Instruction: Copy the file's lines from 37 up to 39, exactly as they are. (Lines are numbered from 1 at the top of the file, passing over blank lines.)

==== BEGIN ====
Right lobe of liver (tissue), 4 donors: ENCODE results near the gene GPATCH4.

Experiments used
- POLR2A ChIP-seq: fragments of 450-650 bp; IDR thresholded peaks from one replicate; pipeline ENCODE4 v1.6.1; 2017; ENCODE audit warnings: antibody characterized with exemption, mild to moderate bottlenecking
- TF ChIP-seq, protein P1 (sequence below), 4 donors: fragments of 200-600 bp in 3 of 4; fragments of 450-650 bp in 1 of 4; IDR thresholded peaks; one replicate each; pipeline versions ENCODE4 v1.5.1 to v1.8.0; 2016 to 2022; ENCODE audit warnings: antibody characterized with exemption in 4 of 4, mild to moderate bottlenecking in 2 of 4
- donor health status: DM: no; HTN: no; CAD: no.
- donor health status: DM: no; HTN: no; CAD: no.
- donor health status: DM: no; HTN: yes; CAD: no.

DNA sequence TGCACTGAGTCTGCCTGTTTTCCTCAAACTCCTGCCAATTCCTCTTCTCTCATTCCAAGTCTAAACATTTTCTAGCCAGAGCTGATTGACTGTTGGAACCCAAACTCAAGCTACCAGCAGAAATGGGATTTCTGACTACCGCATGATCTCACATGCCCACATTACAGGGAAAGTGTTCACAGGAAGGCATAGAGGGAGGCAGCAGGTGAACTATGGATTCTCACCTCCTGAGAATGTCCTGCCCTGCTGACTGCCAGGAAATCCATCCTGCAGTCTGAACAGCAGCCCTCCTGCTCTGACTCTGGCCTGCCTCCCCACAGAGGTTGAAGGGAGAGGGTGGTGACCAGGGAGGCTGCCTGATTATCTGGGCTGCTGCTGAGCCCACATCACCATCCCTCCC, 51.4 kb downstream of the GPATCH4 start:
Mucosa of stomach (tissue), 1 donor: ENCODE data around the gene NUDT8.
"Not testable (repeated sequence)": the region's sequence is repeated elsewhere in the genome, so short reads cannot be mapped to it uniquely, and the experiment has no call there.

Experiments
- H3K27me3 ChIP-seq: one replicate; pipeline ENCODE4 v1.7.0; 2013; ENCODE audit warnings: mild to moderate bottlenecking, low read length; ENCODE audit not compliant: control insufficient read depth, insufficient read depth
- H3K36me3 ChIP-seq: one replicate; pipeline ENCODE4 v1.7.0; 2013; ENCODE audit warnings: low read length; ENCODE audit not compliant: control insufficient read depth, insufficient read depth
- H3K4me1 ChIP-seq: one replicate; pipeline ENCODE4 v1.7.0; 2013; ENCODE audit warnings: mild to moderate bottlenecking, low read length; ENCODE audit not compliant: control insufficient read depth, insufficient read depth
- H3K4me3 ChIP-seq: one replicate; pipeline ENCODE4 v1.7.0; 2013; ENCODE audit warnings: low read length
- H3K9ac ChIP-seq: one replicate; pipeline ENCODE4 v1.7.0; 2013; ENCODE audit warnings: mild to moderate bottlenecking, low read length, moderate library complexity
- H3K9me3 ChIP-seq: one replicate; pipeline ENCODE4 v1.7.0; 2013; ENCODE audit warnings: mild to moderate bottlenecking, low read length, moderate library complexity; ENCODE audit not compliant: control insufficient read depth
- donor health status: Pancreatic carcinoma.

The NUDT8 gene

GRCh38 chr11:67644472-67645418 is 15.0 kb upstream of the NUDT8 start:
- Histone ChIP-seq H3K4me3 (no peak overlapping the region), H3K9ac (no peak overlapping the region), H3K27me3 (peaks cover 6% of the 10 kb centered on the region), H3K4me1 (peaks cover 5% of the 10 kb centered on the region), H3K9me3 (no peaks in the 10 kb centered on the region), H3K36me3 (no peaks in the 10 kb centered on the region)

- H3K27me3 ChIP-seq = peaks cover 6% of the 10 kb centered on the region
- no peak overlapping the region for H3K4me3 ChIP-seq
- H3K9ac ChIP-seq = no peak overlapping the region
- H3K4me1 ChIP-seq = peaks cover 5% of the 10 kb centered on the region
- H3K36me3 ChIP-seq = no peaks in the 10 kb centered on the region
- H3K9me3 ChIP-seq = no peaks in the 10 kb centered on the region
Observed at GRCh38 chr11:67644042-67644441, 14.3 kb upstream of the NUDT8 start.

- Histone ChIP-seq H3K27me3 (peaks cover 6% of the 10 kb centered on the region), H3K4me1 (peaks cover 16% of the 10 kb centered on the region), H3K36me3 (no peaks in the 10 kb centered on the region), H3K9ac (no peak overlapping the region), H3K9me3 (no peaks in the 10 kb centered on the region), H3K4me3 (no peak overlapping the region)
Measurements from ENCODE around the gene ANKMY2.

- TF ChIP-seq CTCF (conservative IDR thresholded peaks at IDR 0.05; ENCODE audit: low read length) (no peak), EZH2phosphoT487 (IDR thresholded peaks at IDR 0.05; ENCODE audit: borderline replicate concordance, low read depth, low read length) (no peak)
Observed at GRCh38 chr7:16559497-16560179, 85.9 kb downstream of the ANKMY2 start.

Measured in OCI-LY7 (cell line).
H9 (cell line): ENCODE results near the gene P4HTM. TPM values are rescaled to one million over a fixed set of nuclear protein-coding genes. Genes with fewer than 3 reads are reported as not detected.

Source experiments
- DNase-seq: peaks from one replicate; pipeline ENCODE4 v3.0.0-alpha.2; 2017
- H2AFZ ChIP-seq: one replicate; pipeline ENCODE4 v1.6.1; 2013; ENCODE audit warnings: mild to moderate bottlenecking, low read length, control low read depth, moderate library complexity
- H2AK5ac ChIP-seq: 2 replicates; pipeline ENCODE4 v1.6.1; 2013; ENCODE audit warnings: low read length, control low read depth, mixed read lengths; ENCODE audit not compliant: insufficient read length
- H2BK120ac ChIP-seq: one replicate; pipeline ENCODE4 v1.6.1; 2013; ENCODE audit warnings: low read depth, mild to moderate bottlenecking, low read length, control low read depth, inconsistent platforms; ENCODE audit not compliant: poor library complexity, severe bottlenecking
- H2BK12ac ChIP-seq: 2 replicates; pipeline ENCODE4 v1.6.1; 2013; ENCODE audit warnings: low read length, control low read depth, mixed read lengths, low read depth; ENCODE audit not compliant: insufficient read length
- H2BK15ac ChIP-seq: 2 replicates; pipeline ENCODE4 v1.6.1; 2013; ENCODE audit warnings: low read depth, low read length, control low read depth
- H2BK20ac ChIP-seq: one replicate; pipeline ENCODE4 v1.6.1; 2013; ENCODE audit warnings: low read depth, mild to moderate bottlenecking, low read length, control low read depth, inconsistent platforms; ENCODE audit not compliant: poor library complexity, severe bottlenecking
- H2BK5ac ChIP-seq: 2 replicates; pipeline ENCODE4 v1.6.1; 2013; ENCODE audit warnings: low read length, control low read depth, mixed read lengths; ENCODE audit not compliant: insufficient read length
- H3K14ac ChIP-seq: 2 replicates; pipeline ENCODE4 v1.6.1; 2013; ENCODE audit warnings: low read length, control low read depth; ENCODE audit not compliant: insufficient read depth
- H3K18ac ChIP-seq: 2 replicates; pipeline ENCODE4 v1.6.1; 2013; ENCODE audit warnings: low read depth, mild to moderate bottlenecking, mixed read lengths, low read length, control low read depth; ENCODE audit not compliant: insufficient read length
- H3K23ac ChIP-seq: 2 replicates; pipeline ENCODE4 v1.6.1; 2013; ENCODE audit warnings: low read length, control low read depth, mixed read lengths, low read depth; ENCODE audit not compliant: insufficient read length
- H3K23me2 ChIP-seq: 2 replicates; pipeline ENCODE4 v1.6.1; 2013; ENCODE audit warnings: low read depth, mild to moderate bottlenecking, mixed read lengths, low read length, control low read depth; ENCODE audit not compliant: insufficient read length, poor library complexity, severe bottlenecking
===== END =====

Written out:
- H2AFZ ChIP-seq: one replicate; pipeline ENCODE4 v1.6.1; 2013; ENCODE audit warnings: mild to moderate bottlenecking, low read length, control low read depth, moderate library complexity
- H2AK5ac ChIP-seq: 2 replicates; pipeline ENCODE4 v1.6.1; 2013; ENCODE audit warnings: low read length, control low read depth, mixed read lengths; ENCODE audit not compliant: insufficient read length
- H2BK120ac ChIP-seq: one replicate; pipeline ENCODE4 v1.6.1; 2013; ENCODE audit warnings: low read depth, mild to moderate bottlenecking, low read length, control low read depth, inconsistent platforms; ENCODE audit not compliant: poor library complexity, severe bottlenecking